The Republican-dominated Kansas Senate rewrote tax legislation before giving it first-round approval Wednesday night, keeping GOP Gov. Sam Brownback’s proposals for cutting income tax rates further but scrapping some of his revenue-raising ideas.
Senators advanced the measure on a voice vote after nearly five hours of debate. Final approval Thursday would send the legislation to the House, which is considering its own alternative to Brownback’s plan.
The governor and many Republican legislators would like to phase out personal income taxes eventually, and the Senate’s bill follows up on massive income tax cuts enacted last year.
The measure phases in a second round of rate reductions over the next four years.
The bill also retains Brownback’s proposal to keep the state sales tax where it is, instead of reducing it as scheduled in July.
The Senate’s tinkering with Brownback’s plan came on income tax deductions.
Brownback wanted to scrap two popular deductions for homeowners, for their property taxes and the interest on their mortgages.
Senators opted instead for phasing out most income tax deductions as tax rates dropped — largely along lines suggested by the Kansas Association of Realtors — to retain at least partial breaks for homeowners.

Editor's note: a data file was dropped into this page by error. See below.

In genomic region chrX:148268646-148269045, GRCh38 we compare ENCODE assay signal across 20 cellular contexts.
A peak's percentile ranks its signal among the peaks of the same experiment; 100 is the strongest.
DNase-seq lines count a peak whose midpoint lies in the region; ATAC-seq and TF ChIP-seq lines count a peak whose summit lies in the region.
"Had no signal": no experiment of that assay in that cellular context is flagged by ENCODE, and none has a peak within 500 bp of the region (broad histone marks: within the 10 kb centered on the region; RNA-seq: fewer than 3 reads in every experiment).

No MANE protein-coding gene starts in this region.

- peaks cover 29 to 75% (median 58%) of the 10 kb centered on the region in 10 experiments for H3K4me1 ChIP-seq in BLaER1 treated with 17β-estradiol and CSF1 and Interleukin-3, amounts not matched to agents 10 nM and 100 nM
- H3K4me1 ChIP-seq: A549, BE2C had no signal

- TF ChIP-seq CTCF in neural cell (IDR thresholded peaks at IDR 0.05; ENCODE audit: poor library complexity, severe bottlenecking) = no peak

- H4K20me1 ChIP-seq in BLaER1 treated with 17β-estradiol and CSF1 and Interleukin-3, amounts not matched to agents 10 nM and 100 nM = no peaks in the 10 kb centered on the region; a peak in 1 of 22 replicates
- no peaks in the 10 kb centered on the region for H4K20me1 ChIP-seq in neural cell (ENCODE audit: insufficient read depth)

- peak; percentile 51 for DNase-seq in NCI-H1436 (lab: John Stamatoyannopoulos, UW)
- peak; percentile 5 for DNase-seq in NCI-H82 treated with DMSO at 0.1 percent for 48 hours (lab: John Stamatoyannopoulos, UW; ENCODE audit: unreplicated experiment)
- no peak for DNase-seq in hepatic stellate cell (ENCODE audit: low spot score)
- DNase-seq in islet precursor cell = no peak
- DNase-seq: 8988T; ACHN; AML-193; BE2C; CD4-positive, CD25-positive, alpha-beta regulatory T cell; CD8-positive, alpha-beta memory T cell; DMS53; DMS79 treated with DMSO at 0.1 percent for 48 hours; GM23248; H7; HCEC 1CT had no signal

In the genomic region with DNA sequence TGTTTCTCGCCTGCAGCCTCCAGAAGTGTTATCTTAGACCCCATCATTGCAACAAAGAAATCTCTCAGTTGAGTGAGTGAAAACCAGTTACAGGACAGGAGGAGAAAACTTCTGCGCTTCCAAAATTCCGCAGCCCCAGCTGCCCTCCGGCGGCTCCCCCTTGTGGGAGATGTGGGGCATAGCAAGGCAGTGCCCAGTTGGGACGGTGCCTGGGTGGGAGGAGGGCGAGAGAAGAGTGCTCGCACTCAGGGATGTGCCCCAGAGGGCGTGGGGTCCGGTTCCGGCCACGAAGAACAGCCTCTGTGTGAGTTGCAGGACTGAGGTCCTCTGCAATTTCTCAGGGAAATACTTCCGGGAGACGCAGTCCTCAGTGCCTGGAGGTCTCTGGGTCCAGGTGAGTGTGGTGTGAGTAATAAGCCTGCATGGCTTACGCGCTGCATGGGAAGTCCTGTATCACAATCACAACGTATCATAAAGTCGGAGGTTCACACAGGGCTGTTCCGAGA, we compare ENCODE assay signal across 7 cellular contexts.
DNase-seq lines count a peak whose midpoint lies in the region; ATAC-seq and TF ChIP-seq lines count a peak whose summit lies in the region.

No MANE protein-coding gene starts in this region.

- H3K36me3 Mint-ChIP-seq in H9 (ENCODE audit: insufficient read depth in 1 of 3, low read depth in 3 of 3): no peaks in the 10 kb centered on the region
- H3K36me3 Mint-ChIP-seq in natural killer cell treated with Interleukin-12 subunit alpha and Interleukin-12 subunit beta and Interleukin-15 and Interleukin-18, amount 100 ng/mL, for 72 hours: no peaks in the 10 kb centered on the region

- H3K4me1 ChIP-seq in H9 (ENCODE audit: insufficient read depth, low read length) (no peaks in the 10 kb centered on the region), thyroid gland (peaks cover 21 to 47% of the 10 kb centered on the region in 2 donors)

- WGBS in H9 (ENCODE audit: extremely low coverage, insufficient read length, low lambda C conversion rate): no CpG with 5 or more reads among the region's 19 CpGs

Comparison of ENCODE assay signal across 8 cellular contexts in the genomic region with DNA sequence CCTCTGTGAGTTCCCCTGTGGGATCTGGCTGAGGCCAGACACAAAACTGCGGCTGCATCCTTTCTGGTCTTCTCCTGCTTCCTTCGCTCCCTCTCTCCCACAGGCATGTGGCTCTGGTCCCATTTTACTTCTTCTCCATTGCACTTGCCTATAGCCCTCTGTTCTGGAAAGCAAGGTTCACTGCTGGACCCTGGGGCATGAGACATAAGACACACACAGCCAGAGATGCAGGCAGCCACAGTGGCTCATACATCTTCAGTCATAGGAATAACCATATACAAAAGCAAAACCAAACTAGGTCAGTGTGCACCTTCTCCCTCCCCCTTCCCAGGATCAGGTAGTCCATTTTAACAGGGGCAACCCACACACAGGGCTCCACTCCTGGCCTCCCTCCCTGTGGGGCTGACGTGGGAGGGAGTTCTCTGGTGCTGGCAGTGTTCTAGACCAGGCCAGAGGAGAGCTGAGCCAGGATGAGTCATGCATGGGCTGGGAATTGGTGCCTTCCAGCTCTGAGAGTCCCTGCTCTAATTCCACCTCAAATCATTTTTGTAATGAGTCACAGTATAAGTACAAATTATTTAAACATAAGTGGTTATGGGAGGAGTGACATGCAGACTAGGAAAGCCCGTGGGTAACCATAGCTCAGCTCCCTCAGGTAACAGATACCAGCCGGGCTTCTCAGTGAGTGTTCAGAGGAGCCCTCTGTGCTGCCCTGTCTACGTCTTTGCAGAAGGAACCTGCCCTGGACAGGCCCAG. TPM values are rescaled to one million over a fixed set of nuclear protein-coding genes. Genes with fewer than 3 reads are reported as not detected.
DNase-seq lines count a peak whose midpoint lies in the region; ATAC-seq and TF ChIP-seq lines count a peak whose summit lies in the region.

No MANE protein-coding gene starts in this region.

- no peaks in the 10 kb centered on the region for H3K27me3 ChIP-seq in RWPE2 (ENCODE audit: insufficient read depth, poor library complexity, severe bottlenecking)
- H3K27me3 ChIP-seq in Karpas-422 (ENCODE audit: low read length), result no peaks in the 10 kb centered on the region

Supporters of additional income tax cuts believe they will stimulate the economy. But many of them — including the governor — acknowledge that last year’s aggressive cuts created budget problems.
“So here we are, back here, trying to make the best of or repair something that needs work,” said Senate Assessment and Taxation Committee chairman Les Donovan, a conservative Wichita Republican.
But Brownback and Senate GOP leaders faced criticism both from Democrats and a few conservative Republicans, particularly when it came to canceling the promised sales tax decrease.
Critics note that poor families pay a higher percentage of their incomes to the sales tax than wealthy ones do. And unlike most states, Kansas imposes the full tax on groceries.
But some conservative Republicans regard failure to make the promised sales tax reduction as a tax increase.